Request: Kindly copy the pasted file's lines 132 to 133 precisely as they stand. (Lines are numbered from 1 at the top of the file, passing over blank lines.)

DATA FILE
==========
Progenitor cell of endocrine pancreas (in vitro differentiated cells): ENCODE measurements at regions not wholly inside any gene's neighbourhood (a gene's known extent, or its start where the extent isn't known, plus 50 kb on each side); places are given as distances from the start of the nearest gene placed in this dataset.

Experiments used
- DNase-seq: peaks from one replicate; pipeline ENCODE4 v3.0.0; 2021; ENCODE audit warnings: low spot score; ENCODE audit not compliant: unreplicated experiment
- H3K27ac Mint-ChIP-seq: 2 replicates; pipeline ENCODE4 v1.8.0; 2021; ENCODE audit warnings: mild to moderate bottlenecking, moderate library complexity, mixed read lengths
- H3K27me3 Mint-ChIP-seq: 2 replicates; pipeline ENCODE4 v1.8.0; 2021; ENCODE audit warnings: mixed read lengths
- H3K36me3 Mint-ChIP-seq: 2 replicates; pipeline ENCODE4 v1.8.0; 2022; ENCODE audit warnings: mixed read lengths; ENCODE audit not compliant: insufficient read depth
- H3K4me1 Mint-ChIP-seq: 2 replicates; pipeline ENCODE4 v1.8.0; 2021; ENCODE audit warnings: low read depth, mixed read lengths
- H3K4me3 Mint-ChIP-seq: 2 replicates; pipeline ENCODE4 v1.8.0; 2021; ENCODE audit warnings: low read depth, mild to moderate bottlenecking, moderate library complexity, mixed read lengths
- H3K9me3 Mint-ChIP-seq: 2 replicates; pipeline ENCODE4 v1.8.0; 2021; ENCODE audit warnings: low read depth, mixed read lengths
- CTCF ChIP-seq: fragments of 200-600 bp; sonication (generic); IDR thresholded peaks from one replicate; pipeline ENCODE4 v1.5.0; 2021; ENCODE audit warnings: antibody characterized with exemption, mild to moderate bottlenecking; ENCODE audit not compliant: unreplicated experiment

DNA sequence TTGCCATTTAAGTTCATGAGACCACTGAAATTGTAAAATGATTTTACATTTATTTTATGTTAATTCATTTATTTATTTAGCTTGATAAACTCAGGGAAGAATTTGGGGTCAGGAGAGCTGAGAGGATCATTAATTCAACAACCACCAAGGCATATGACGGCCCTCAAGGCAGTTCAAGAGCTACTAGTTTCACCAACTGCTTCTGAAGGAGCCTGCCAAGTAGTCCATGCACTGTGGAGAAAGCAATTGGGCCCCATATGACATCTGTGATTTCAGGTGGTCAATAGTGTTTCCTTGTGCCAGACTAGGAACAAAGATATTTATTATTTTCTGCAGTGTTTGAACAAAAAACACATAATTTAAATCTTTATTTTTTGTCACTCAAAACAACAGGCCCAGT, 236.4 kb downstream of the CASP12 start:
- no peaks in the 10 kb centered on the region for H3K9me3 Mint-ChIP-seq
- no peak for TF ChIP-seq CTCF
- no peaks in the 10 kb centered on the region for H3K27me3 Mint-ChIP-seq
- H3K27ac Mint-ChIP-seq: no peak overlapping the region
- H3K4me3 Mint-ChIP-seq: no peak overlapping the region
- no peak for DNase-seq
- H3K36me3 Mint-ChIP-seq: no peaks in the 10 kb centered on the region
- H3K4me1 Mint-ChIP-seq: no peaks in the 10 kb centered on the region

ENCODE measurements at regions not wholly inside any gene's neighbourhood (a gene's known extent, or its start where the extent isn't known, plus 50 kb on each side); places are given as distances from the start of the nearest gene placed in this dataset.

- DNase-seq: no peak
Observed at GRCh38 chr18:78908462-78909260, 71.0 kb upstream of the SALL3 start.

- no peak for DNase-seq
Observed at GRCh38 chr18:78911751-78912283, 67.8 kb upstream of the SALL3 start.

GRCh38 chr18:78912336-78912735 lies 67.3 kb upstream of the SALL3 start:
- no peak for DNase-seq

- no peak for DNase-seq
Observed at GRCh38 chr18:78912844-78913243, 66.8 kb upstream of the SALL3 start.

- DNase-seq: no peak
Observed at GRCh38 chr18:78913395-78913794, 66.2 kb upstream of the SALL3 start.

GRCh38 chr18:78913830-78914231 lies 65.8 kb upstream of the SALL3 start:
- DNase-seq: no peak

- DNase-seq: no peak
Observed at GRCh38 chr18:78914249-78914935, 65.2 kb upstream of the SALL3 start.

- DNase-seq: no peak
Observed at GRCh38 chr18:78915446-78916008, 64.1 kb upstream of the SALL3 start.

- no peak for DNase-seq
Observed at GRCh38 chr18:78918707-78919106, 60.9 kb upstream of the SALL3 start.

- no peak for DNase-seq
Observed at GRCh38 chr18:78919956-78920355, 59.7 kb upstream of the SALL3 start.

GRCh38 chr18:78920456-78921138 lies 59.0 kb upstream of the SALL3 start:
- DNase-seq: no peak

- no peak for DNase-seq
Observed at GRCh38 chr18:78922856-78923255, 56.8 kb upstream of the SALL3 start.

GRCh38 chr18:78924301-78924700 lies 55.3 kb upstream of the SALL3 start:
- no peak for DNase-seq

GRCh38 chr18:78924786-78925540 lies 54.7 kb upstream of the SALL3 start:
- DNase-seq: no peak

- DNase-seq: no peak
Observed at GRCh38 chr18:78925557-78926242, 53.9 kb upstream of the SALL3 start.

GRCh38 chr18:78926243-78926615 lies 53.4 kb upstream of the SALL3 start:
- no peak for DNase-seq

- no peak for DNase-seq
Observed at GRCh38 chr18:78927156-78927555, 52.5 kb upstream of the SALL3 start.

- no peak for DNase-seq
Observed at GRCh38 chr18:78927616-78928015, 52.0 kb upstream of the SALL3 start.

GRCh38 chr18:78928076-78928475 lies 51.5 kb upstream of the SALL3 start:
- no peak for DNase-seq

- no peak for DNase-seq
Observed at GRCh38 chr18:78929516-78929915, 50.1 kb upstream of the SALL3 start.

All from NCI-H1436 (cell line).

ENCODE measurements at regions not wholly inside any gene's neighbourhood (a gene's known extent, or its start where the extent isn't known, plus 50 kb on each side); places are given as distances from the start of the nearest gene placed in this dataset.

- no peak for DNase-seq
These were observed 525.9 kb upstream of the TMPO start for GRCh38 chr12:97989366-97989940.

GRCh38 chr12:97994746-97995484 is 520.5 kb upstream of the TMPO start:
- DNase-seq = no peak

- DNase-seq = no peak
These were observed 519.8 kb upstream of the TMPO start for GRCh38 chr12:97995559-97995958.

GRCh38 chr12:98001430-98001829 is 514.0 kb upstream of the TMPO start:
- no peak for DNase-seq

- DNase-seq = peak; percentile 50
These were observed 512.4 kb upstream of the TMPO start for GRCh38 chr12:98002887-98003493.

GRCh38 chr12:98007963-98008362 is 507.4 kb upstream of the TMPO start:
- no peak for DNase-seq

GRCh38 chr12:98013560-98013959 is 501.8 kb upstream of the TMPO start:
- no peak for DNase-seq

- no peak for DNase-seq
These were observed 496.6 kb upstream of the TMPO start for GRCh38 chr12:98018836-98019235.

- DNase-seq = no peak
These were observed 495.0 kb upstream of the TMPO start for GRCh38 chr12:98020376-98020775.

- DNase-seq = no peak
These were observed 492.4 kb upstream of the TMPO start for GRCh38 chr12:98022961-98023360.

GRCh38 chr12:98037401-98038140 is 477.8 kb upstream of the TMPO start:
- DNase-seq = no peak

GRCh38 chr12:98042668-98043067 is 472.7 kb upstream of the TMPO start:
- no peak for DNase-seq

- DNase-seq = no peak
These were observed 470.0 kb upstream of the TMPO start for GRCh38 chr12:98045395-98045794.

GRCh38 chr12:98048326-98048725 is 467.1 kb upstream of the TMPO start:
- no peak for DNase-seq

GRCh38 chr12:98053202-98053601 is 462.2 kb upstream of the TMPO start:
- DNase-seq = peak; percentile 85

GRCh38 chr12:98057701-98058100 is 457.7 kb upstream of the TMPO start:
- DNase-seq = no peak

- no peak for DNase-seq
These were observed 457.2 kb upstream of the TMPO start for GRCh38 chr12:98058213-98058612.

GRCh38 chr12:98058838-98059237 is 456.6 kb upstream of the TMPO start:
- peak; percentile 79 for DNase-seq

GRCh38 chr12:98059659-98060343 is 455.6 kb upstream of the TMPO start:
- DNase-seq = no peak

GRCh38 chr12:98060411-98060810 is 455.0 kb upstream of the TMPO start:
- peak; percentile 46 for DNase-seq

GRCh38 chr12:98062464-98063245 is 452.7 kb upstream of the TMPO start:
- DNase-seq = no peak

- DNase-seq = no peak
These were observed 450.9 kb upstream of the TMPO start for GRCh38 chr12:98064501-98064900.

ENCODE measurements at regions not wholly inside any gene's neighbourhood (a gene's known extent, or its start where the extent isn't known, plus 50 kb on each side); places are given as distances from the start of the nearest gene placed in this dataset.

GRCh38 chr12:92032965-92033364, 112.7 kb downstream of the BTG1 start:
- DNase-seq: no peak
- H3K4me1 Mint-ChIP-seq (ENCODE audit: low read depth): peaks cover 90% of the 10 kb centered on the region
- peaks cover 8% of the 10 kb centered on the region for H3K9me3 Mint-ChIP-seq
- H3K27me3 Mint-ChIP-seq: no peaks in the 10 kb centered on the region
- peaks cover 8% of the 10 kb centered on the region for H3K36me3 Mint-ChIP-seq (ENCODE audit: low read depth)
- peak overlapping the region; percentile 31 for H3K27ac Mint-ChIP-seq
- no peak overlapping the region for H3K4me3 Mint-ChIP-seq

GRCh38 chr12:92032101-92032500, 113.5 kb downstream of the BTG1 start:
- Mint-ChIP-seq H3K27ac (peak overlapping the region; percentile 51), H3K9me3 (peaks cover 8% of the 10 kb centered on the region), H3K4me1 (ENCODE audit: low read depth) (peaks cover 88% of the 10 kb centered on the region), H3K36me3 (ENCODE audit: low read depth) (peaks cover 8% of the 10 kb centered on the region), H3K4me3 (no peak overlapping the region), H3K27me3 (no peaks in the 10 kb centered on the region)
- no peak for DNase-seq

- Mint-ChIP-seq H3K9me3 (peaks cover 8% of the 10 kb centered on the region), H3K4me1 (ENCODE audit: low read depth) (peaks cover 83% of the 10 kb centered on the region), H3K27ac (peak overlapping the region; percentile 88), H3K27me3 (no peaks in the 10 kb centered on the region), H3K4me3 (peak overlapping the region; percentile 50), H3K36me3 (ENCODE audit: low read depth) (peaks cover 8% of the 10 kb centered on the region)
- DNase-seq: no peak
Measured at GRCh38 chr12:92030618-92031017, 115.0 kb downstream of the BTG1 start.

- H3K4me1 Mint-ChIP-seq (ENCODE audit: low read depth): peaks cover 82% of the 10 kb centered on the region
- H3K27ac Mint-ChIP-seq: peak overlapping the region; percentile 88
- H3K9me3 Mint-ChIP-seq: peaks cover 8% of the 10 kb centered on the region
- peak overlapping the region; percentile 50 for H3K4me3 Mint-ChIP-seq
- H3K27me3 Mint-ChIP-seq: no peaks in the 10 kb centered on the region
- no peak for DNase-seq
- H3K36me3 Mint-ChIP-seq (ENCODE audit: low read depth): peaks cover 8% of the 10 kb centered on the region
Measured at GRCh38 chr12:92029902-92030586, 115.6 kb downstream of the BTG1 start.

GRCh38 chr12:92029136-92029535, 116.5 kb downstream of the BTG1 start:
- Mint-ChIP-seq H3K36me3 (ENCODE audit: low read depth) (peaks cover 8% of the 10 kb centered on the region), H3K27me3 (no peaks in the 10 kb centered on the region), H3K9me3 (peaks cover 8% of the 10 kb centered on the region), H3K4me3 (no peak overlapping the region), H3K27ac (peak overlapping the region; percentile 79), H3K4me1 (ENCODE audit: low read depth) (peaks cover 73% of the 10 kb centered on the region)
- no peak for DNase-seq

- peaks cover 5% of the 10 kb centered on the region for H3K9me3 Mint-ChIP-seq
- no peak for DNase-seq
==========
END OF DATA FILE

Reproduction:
- no peak for DNase-seq

- peaks cover 5% of the 10 kb centered on the region for H3K9me3 Mint-ChIP-seq